Long time readers will probably notice that I usually don't post large spreadsheets on the blog.  If anyone's curious as to why I don't, it's often because I don't create them for many of my investments.  I know the stereotype for Graham investors is that we buy anything that's cheap, but that's not the case for myself.  I don't have an unlimited amount of capital, and I'd be killed by trading costs if I was trying to pick up everything trading for less than book value, I'd have a bunch of $4 positions scattered around my portfolio.  Rather I start by looking at cheap companies and then I become picky, a company needs to fit certain criteria before I'll invest in it.  If a company meets most of my criteria, but not all I will pass.  While I'm not a concentrated investor by any means, I also don't just swing wildly at any pitch that's coming somewhat near the strike zone.

When I buy a company I want them to be brain dead cheap, and an obvious slam dunk.  Many of the companies profiled on this blog fit that description.  Take for example Conduril, they were trading at 40% of NCAV, and at 2x earnings, after some investigation I determined a margin of safety existed and confirmed they were cheap.  With something like that I don't care what their results were five years ago, or what their ROE is, if they even start to revert to the mean at all my position will do well, which is incidentally what has happened.  Even more amazingly Conduril's results have been outstanding and even with the move up the company is still cheap.

How does this tie into Webco?  As I was reading their annual reports I didn't get an obvious cheap feeling about the company, instead I started to feel a desire to accumulate more and more data points with the hope that somehow the data would give me an answer as to whether I should invest.  In essence it did, because when I feel the need to accumulate more data it's a sign that I'm not looking at something obviously cheap, possibly only marginally cheap.

I discuss the exact reasons on why I passed on Webco below, but first I want to discuss a few positive aspects of the company.  The company clearly has a history of profitability, and at times tremendous profitability.  They have also shown the ability to turn their earnings into cash flow.  Over the past eight years operating cash flow has outpaced earnings by $10m.

The company's earning history is volatile, but when they are able to push through higher margin products at high volumes the company has significant operating leverage as seen by them earning anywhere from $18 to $31.98 a share in their good years.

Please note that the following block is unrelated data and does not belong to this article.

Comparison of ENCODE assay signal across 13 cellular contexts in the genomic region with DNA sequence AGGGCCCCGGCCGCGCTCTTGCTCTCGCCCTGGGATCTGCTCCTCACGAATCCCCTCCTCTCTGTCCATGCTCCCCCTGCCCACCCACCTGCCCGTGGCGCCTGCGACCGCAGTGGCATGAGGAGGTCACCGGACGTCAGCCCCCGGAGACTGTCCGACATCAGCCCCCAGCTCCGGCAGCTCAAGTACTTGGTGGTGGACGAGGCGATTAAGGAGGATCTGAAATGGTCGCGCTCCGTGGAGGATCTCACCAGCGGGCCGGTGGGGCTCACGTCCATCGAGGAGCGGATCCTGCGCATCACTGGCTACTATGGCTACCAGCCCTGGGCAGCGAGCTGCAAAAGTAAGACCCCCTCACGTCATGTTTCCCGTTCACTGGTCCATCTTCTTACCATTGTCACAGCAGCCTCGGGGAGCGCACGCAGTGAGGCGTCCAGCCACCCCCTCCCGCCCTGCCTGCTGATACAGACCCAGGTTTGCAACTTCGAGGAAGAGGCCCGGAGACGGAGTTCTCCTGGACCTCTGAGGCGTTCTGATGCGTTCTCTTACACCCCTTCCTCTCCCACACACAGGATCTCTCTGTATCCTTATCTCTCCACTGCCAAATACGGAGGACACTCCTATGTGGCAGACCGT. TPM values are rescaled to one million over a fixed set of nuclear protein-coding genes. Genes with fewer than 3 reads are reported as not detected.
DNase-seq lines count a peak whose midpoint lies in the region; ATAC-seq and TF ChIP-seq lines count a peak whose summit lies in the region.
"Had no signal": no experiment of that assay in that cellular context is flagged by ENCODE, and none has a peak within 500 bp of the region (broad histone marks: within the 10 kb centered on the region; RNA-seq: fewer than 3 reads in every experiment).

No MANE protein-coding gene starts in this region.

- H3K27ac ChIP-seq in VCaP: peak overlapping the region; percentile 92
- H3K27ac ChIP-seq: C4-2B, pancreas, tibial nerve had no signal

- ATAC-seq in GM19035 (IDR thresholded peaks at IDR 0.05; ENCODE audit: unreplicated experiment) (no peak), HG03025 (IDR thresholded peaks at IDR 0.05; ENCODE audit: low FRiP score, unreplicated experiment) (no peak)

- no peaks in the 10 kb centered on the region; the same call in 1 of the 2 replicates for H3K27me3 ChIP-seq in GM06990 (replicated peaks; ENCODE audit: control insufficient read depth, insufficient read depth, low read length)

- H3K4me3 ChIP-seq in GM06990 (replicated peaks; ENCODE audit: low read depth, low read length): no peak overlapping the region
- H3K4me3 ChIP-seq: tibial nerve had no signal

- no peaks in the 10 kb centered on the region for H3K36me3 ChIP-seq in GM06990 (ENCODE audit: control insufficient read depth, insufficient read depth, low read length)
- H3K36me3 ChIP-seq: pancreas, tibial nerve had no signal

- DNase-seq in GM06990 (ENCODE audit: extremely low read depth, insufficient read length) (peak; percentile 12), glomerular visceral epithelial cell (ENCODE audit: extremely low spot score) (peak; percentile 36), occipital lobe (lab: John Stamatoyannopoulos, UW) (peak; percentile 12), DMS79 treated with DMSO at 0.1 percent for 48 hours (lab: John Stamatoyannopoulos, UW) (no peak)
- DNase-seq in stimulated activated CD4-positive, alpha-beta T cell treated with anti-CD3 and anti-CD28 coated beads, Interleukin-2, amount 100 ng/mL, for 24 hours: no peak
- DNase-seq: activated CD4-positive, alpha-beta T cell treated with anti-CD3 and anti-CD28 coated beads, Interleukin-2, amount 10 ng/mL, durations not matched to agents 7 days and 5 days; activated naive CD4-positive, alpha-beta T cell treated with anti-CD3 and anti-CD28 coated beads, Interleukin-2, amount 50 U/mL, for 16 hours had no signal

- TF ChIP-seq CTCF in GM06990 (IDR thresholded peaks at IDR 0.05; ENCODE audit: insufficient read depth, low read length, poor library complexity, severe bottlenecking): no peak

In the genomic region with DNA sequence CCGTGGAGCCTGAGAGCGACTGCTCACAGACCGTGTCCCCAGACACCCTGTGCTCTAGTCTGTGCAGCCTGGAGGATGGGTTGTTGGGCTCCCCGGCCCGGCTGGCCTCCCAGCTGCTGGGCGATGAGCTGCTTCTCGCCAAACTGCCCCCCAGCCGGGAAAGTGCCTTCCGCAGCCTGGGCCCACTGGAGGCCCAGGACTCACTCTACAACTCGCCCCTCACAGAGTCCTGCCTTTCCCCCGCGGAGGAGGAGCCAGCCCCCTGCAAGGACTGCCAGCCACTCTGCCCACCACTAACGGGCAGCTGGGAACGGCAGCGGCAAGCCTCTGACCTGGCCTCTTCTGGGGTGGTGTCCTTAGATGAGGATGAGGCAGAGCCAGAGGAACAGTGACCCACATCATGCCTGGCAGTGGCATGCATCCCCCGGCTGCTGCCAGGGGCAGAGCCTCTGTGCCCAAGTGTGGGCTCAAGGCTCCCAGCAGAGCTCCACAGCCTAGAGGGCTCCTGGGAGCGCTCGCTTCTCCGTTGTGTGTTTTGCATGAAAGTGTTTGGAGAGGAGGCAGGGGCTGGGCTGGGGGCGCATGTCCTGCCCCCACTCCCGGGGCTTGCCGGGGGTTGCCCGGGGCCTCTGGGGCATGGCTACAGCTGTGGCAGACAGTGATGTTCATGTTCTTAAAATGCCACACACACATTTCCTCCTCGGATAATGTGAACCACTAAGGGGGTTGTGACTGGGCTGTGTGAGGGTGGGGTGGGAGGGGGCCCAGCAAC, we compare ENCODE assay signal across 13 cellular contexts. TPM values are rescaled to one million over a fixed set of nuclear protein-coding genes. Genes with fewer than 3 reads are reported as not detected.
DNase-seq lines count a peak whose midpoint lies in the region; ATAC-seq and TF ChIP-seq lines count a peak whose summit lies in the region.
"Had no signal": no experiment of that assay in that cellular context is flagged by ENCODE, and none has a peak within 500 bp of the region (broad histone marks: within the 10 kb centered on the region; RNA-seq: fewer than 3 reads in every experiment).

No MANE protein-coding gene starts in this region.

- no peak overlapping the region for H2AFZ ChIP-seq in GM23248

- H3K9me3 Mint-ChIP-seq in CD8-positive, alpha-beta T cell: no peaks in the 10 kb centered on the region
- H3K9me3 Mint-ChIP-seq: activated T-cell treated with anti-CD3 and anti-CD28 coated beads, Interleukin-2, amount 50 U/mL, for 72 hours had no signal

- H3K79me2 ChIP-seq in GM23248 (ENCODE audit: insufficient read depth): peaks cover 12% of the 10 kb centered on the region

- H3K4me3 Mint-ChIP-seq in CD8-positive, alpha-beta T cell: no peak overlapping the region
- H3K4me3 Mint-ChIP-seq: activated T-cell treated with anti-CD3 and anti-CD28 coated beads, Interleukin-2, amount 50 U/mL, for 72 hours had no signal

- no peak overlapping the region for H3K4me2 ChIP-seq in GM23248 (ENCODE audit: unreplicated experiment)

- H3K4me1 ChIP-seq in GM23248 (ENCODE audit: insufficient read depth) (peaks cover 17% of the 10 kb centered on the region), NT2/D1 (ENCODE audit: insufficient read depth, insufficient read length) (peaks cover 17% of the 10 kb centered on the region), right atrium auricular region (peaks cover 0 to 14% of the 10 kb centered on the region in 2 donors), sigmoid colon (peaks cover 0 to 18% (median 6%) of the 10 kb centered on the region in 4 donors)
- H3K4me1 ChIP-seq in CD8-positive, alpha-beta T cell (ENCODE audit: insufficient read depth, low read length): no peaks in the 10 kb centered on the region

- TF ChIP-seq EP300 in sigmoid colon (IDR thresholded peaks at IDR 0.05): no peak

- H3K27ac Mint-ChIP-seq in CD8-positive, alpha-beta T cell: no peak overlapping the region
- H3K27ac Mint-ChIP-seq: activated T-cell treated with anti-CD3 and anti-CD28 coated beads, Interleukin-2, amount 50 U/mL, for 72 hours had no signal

And lastly the most attractive aspect of Webco is their valuation, they are trading at a 51% of book value, which is mostly equipment and inventory.  Second to this is their ability to compound book value at 8% a year, during very difficult economic conditions.

There are a number of issues that could potentially scuttle an investment in Webco, but I want to focus on the two that turned me away from them.  The first is their debt.  The company carries a significant debt load, yes they have ample earnings coverage, and yes they seem to operate just fine with it, but it could be a ticking time bomb.

What you don't see in my spreadsheet is the current/non-current breakdown of the company's debt each year.  The company doesn't have much long term debt, it's been steadily declining and was $12m at the end of their latest fiscal year.  This means the company has $78m in short term debt that is coming due this year.  If one looks at their financial statements through the years there isn't a significant capital expenditure use, the cash just appears to mysteriously vanish.  Of course it doesn't really, but where it goes is very unclear.  The bottom line is the company appears to roll forward a large amount of short term debt year to year, most likely on a line of credit.

Before you think I'm an idiot I want to discuss the second point, which is tightly tied to my first concern.  The company is very forthright in providing an income statement and balance sheet, yet they only provide three line items regarding their cash flow, operating cash flow, depreciation, and capex, nothing more.  The problem with this is that seeing the company's cash flow statement is vital to understanding how the other two financial statements work together.  I recognize that I could construct a cash flow statement from the balance sheet and income statement; I haven't spent the time.  I'm not sure it's necessary either, it's very strange to me that a company would intentionally neglect to provide information on the flow of cash in their business and at the same time provide abundant information on their balance sheet and income statement, including a lengthly writeup describing them.